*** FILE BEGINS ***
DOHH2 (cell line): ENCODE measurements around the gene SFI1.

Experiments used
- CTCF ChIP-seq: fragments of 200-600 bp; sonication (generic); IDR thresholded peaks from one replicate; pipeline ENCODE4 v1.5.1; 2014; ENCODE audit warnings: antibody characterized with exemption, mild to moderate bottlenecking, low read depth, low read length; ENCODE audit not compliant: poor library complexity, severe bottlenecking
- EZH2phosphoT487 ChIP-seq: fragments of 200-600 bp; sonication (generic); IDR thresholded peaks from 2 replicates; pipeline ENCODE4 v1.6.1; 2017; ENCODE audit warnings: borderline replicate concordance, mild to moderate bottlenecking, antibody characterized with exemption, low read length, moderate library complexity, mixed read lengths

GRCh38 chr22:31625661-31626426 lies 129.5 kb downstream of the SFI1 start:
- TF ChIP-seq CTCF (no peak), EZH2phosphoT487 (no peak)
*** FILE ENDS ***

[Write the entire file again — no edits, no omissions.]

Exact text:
DOHH2 (cell line): ENCODE measurements around the gene SFI1.

Experiments used
- CTCF ChIP-seq: fragments of 200-600 bp; sonication (generic); IDR thresholded peaks from one replicate; pipeline ENCODE4 v1.5.1; 2014; ENCODE audit warnings: antibody characterized with exemption, mild to moderate bottlenecking, low read depth, low read length; ENCODE audit not compliant: poor library complexity, severe bottlenecking
- EZH2phosphoT487 ChIP-seq: fragments of 200-600 bp; sonication (generic); IDR thresholded peaks from 2 replicates; pipeline ENCODE4 v1.6.1; 2017; ENCODE audit warnings: borderline replicate concordance, mild to moderate bottlenecking, antibody characterized with exemption, low read length, moderate library complexity, mixed read lengths

GRCh38 chr22:31625661-31626426 lies 129.5 kb downstream of the SFI1 start:
- TF ChIP-seq CTCF (no peak), EZH2phosphoT487 (no peak)